Harry Clarke, Illustrations for E. A. Poe
A friend gave me her parents' copy of this 1923 rarity to scan: Tales of Mystery and Imagination by Poe, illustrated by Harry Clarke (Ireland, 1889 - 1931). She remembers being fascinated and haunted by details like the killer's toes from The Tell-Tale Heart.
Also, don't miss this cartoon on YouTube: 'The Tell-Tale Heart is a wonderful animated short film of 1953 based on Edgar Allan Poe short-story. The story told by a mad man has a dark visual with a perfect work of narration by James Mason. It is a UPA Production and was the first cartoon to be X-rated (adults only) in Great Britain under the British Board of Film Censors classification system.'
I should thank here Cary Loren and Gilbert Alter-Gilbert, who earlier this year turned me on to Harry Clarke, independently, within minutes of each other.
I have not seen the 2008 Calla edition (Calla seems to be a division of Dover, marketing to bibliophiles), but it includes all 8 color images and the 24 large monotone images, so I would say buy it before it's gone.
Here are the 24 black and white images.
All Harry Clarke 50watts.com
From Wikipedia, the free encyclopedia
|This article includes a list of references, related reading or external links, but its sources remain unclear because it lacks inline citations. (November 2010)|
Completing his education in his main field, Clarke traveled to London, where he sought employment as a book illustrator. Picked up by London publisher Harrap, he started with two commissions which were never completed: Samuel Taylor Coleridge's The Rime of the Ancient Mariner (his work on which was destroyed during the 1916 Easter Rising) and an illustrated edition of Alexander Pope's The Rape of the Lock.
Hans Christian Andersen's Fairy Tales by Hans Christian Andersen his first printed work, however, in 1916—a title that included 16 colour plates and more than 24 halftone illustrations. This was closely followed by an illustrations for an edition of Edgar Allan Poe's Tales of Mystery and Imagination: the first version of that title was restricted to halftone illustrations, while a second iteration with 8 colour plates and more than 24 halftone images was published in 1923.
The latter of these made his reputation as a book illustrator (this was during the golden age of gift-book illustration in the first quarter of the twentieth century: Clarke's work can be compared to that of Aubrey Beardsley, Kay Nielsen, and Edmund Dulac). It was followed by editions of The Years at the Spring, containing 12 colour plates and more than 14 monotone images; (Lettice D'O. Walters, ed., 1920), Charles Perrault's Fairy Tales of Perrault, and Goethe's Faust, containing 8 colour plates and more than 70 halftone and duotone images (New York: Hartsdale House,1925). The last of these is perhaps his most famous work, and prefigures the disturbing imagery of 1960s psychedelia.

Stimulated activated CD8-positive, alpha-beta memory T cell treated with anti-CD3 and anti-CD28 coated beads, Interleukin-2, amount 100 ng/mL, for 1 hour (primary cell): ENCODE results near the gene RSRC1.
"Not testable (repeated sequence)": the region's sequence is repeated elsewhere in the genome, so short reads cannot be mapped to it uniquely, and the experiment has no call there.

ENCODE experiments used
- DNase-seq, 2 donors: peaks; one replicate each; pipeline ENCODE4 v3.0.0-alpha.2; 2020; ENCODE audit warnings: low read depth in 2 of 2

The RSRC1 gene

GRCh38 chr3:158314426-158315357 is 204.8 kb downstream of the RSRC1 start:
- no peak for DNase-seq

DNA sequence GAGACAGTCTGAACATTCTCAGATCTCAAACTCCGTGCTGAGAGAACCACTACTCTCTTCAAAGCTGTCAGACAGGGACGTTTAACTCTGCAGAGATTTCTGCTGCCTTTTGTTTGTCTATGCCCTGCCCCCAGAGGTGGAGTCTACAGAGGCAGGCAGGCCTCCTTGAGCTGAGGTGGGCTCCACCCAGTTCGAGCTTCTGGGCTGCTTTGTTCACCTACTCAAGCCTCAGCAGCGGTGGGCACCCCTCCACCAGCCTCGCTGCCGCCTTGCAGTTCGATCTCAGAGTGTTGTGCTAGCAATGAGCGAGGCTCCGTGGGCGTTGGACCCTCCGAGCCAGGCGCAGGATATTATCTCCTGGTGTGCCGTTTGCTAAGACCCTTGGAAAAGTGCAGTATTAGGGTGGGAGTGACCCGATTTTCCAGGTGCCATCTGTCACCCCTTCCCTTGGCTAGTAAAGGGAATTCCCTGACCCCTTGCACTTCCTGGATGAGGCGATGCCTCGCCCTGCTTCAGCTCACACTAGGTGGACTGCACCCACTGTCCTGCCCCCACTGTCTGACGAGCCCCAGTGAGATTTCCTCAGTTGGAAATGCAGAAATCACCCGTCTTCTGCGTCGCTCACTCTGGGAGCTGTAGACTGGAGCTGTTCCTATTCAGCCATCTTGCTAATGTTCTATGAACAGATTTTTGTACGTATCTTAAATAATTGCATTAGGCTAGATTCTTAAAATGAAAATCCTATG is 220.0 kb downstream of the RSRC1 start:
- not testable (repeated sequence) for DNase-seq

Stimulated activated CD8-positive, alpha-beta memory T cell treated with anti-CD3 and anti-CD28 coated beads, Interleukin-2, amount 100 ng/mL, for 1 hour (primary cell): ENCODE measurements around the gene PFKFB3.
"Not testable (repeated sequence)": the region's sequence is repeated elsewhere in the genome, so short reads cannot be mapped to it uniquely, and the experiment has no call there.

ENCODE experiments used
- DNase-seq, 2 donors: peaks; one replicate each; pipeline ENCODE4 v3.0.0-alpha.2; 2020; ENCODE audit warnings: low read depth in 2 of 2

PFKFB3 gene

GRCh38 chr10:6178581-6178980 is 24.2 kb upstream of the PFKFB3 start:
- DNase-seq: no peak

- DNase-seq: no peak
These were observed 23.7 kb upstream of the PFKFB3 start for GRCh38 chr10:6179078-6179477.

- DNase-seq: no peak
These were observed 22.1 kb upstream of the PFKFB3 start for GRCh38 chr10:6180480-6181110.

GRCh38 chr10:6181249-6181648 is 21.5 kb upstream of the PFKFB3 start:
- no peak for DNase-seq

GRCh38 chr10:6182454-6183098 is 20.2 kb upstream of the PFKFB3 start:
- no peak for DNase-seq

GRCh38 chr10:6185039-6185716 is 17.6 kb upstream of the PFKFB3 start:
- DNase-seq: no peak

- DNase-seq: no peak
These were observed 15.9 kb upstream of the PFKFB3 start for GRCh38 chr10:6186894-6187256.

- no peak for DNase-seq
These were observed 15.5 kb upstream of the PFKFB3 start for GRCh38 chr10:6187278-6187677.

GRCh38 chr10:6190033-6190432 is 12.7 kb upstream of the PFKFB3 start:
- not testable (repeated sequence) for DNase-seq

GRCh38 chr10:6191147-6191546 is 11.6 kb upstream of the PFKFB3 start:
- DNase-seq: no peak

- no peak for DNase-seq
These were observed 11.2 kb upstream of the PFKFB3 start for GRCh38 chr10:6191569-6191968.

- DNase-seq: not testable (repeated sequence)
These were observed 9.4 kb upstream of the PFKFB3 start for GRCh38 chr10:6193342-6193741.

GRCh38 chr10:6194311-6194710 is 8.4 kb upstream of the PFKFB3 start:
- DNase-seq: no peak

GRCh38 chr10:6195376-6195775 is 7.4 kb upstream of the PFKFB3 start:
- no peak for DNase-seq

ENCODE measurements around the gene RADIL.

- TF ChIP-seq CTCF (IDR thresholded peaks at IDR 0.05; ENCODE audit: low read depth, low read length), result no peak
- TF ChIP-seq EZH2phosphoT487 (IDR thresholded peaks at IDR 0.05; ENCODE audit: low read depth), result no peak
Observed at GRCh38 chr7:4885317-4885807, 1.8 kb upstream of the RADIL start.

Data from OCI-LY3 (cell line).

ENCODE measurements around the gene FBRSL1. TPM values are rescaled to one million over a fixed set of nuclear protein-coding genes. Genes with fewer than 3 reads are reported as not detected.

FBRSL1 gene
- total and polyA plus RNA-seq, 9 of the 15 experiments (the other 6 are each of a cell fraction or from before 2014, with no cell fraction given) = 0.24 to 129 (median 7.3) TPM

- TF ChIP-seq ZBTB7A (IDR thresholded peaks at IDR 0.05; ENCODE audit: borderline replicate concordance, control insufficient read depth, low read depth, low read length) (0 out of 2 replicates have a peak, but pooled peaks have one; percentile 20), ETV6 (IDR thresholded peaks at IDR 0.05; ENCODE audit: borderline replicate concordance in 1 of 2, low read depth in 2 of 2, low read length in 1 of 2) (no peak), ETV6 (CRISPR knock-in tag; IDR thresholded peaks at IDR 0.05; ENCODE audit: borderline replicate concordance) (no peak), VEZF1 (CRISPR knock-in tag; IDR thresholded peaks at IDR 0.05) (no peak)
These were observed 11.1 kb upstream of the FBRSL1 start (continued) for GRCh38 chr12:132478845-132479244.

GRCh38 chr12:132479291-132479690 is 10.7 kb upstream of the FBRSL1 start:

Two of his most sought-after titles include promotional booklets for Jameson Irish Whiskey: A History of a Great House (1924, and subsequent reprints) and Elixir of Life (1925), which was written by Geofrey Warren.
His final book was Selected Poems of Algernon Charles Swinburne, which was published in 1928. In the meantime, he had also been working hard in stained glass, producing more than 130 windows, he and his brother, Walter, having taken over his father's studio after his death in 1921.
Cathedral of Chartres, he was especially fond of deep blues), and an innovative integration of the window leading as part of the overall design (his use of heavy lines in his black and white book illustrations is probably derived from his glass techniques).
Clarke's stained glass work includes many religious windows but also much secular stained glass. Highlights of the former include the windows of the Honan Chapel in University College Cork, of the latter, a window illustrating John Keats' The Eve of St. Agnes (now in the Hugh Lane Municipal Gallery in Dublin) and the Geneva Window. Perhaps his most seen work was the windows of Bewley's Café on Dublin's Grafton Street.
Unfortunately, ill health plagued both the Clarke brothers, and worn down by the pace of their work, and perhaps the toxic chemicals used in stained glass production, both died within a year of each other—Harry second in early 1931, of tuberculosis while trying to recuperate in Switzerland.
Clarke's work was influenced by both the passing Art Nouveau and coming Art Deco movements. His stained glass was particularly informed by the French Symbolist movement.
- An Túr Gloine, stained glass firm with which Clarke was associated
- British and Irish stained glass (1811–1918)
- Harry Clarke - Darkness In Light
- List of people on stamps of Ireland
- Nicola Gordon Bowe. 1994. The Life and Work of Harry Clarke (Irish Academic Press)
- Martin Moore Steenson. 2003. A Bibliographical Checklist of the Work of Harry Clarke (Books & Things)
- John J Doherty. 2003. Harry Clarke - Darkness In Light A film on the life and work of Harry Clarke (Camel Productions)
- Lucy Costigan and Michael Cullen. 2010. Strangest Genius: The Stained Glass of Harry Clarke (The History Press Ireland)
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